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Tempering the Talk about High-Speed Rail, New Study Up North

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Streetsblog DC covers yesterday's briefing by the Environmental Institute and the American Public Transportation Association (APTA), an event that saw a more tempered response to the proposed high-speed rail network, and a lot of talk about the importance of strong government partnership on the project. According to Streetsblog, "private-sector planner Bruce Horowitz warned yesterday that even in the case of Europe and Asia's successful rail lines, consistent government spending was needed to help balance capital and operating budgets." Meanwhile, a group of Northern California residents opposed to the high-speed rail's current configuration around the Peninsula cities of Menlo Park and Atherton, worked with Sacramento-based California Rail Foundation to commission a study that found "bullet trains would get to San Francisco quicker and cause less environmental damage if they traveled through the East Bay," according to the Oakland Tribune. The study, released by French firm Setec Ferroviaire, is drawing criticism from at least one high-speed rail authority member. Board Member Rod Diridon said, "the French firm has no official standing and is working on behalf of an advocacy group."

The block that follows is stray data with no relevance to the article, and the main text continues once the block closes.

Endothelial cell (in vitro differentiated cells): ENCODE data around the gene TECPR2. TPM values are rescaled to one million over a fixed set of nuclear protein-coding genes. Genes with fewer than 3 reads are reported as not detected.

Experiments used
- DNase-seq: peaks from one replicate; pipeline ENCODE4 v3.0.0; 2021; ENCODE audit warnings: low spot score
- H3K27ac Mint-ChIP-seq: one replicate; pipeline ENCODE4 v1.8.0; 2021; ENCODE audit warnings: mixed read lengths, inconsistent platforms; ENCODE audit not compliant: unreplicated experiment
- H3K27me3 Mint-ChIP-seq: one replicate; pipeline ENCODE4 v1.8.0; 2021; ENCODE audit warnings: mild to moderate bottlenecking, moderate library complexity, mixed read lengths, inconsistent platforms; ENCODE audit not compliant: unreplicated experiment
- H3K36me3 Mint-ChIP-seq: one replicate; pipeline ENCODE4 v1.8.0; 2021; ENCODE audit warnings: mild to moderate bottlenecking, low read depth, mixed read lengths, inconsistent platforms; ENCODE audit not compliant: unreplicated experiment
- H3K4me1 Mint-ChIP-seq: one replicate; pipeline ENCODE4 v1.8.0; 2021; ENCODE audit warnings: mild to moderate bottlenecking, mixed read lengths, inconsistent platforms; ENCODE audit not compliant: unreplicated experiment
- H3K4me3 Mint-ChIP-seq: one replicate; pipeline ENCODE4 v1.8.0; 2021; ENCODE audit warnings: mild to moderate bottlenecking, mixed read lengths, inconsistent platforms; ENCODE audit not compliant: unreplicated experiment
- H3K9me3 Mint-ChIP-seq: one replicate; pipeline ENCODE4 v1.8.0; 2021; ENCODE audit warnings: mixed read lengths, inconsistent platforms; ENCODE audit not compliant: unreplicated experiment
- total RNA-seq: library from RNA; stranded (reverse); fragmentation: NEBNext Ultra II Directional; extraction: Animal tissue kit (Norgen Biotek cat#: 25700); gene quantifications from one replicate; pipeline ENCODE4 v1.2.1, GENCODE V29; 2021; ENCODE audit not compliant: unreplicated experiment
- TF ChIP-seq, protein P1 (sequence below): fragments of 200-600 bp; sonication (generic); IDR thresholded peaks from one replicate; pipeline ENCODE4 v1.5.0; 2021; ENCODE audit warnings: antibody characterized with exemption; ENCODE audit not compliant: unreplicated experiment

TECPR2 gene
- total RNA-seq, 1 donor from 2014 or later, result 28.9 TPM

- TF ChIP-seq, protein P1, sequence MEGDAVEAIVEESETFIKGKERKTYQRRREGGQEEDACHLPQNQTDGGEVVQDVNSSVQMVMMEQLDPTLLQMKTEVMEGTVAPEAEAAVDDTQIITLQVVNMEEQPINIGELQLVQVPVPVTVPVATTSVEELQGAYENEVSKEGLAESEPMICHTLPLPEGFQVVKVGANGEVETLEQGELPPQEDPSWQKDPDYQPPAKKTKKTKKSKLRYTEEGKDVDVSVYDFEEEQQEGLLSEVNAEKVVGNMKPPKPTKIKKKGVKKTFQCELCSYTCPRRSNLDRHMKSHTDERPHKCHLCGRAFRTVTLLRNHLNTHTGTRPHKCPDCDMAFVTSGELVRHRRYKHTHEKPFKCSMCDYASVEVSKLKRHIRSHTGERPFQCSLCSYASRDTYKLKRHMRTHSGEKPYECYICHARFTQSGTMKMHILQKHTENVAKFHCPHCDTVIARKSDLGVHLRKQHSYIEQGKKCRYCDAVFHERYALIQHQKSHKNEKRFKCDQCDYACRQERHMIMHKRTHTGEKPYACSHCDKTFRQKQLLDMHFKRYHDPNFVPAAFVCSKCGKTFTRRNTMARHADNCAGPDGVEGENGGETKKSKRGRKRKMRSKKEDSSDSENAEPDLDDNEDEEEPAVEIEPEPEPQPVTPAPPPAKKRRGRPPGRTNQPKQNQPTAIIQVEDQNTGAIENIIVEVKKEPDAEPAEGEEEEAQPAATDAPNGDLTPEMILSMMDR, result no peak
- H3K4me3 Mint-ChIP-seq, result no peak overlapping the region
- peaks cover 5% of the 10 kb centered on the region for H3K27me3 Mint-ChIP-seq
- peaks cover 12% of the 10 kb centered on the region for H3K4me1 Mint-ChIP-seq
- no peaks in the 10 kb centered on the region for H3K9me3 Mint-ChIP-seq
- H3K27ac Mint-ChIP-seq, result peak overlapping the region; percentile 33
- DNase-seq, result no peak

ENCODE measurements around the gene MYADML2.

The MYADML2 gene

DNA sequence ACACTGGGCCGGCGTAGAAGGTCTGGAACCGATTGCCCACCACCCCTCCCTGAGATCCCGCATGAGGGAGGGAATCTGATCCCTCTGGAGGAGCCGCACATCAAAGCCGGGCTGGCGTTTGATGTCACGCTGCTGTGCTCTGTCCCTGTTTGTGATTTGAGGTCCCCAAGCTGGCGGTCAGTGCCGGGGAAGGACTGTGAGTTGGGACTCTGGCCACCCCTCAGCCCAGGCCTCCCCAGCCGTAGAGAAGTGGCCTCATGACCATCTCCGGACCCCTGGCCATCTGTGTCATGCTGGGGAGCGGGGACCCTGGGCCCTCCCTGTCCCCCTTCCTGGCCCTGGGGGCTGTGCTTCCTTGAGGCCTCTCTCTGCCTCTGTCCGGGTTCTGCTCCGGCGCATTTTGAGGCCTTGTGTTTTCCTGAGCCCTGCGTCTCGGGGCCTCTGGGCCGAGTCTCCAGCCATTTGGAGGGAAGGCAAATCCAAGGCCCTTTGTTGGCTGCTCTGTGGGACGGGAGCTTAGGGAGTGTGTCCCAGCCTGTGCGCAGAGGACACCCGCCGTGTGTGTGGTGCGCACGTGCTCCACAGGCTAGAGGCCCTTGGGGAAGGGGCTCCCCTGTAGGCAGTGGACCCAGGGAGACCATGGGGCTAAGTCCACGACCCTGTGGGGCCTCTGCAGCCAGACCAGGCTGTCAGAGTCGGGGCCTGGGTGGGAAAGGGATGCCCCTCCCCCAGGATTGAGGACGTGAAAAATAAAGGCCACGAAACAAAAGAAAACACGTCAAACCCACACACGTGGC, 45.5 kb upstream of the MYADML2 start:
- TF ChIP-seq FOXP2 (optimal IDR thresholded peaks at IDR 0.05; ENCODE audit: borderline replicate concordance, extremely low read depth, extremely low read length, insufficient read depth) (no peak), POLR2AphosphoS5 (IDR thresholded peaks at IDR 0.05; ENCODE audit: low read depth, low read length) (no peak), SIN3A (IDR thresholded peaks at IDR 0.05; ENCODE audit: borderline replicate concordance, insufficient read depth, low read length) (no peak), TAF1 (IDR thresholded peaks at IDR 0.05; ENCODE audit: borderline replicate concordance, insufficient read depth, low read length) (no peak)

· Expectations for High-Speed Rail Coming Down to Earth [Streetsblog DC]
· Groups release report in favor of East Bay bullet train route [Oakland Tribune]